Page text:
In the misty-eyed view of my childhood, us neighbourhood kids got up to all sorts of mischief in the rear carparks and alleyways behind the flats where we lived. There was no DVD/VCR, there was no computer or XBox. In the early days there wasn’t even any Nintendo Game And Watch. There was Lego, but overall I think we spent a lot more time outside than my kids do now. Hide-and-seek. Riding bikes. Mud pies. Cap guns. Water-powered rockets. Front yard footy.
Last Sunday on the way back from the shops, the boys and I went to the park. No, even better, while I ducked home with some shopping, they made their own way to the park. This in itself was a revelation — although there were no streets to cross, having them both walk somewhere on their own (even though they’d only be alone for 10 minutes max) has been a rare event in their lives so far.
I found them not in the playground, but on the grass, rolling themselves down a hill. They also said they’d rolled a couple of unused loose pavingstones down the hill. At least I hope they were unused.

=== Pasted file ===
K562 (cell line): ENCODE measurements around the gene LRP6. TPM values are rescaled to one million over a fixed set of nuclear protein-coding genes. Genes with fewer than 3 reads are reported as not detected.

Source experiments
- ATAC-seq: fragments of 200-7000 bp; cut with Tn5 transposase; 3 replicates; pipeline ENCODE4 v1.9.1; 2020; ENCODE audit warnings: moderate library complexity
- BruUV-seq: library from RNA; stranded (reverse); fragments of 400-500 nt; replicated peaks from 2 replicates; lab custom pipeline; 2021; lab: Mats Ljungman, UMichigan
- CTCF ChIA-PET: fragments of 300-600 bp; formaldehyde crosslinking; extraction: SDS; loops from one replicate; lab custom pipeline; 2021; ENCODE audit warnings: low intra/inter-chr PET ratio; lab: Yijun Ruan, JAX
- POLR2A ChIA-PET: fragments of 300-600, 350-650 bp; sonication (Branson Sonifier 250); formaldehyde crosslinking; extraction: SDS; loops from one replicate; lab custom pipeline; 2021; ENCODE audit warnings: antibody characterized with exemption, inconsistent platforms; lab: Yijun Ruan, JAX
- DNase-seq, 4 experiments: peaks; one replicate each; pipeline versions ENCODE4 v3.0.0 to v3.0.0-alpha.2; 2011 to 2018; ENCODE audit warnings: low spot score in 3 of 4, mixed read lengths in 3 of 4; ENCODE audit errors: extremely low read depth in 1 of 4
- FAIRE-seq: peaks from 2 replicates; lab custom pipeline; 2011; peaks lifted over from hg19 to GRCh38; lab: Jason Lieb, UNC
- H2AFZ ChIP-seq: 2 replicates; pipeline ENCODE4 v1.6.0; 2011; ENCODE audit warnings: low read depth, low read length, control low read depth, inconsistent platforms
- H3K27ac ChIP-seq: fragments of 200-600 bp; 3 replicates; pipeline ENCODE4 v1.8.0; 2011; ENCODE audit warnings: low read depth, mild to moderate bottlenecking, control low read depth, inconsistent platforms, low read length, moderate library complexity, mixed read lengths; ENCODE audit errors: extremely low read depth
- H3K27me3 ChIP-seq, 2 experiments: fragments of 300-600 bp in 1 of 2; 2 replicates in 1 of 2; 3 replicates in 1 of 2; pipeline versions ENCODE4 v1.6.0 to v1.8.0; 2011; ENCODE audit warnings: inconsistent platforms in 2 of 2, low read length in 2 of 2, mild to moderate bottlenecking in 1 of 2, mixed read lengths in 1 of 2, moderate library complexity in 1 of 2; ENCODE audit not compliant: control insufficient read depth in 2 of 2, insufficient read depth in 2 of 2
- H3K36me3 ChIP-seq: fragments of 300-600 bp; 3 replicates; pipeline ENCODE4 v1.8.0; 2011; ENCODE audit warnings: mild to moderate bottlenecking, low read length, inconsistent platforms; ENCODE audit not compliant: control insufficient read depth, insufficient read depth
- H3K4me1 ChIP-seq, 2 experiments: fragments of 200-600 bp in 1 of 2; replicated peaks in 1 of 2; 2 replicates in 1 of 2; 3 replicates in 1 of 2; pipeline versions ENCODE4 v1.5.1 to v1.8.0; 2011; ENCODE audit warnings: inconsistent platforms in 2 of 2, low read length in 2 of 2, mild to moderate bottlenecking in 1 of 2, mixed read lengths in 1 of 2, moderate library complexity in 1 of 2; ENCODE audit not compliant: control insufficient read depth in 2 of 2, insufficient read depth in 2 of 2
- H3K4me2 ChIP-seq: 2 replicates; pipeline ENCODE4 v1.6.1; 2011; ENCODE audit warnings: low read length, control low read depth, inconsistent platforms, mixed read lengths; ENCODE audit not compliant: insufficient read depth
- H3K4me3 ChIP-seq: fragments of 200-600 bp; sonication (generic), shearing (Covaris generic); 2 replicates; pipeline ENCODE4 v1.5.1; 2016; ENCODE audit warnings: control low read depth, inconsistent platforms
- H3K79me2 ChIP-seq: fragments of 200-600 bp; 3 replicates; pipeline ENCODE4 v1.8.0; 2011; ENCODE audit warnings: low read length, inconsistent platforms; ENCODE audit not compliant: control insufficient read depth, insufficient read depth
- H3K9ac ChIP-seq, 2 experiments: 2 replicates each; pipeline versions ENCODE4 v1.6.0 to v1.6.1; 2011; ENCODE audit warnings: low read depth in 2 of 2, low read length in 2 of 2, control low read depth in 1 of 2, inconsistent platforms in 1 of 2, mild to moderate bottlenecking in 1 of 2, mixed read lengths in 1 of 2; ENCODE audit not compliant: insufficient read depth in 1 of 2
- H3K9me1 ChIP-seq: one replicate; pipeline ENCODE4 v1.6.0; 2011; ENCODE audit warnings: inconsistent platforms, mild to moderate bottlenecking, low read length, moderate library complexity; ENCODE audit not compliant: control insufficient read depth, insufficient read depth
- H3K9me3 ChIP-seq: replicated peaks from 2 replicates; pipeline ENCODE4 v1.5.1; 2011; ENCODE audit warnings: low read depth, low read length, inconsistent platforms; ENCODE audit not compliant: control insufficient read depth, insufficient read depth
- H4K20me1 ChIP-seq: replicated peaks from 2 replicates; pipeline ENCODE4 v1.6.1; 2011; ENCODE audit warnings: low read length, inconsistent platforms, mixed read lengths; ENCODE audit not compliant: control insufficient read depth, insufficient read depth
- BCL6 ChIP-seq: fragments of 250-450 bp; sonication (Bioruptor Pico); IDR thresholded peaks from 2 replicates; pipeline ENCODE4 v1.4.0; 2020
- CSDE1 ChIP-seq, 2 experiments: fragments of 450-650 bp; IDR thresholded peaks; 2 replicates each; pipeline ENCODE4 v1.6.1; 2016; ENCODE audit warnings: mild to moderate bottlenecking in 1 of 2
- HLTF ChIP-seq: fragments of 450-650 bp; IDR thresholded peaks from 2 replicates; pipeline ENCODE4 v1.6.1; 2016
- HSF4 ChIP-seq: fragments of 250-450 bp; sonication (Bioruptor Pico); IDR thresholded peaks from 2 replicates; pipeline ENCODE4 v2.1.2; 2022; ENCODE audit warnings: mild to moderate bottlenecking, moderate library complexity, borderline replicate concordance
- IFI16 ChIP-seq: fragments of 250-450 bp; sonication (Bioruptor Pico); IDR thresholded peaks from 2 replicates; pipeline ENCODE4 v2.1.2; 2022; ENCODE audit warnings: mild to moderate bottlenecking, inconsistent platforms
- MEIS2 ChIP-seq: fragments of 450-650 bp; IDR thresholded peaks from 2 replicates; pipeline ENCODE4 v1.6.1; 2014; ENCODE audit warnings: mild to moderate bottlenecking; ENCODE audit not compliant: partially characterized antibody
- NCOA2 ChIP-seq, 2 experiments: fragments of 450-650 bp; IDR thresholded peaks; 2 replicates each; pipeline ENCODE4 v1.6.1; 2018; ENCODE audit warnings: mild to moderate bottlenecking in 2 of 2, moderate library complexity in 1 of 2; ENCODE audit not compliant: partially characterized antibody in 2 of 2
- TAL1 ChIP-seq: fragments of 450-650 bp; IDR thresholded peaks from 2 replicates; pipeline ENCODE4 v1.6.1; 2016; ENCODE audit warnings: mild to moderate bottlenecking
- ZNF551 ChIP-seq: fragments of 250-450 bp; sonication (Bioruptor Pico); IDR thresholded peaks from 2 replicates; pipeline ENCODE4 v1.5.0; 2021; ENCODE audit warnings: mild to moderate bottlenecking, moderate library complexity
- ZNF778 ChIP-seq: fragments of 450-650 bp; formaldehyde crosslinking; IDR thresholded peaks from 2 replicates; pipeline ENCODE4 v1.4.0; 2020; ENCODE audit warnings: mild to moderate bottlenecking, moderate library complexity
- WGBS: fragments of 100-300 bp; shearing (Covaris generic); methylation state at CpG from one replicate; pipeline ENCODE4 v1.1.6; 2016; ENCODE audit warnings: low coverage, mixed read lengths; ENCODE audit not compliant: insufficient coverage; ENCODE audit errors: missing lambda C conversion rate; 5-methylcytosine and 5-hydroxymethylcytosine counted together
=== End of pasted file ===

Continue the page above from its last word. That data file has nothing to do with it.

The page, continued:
After some time on the playground equipment (which is getting more curvy and organic-like with every park renovation) they explored part of the park that’s having renovation work done on it. We ran up a big pile of dirt, then we climbed up a mountain of tan-bark. Great view from the top.
Then I lay on the grass and watched as the boys helped another kid who was trying to dig a tunnel into one of the dirt mounds. They surveyed the site and talked like engineers, as they discussed how to prop up the entrance, and came up with a scheme for a massive tunnel network linking each of their houses with the park.
Maybe they won’t always want to do this kind of stuff, but I found it refreshing to just watch them do the things boys from every socio-economic background do the world over.
When it was time to go, the tunnel hadn’t progressed very far — maybe a metre — but there’s only so much you can do in one day.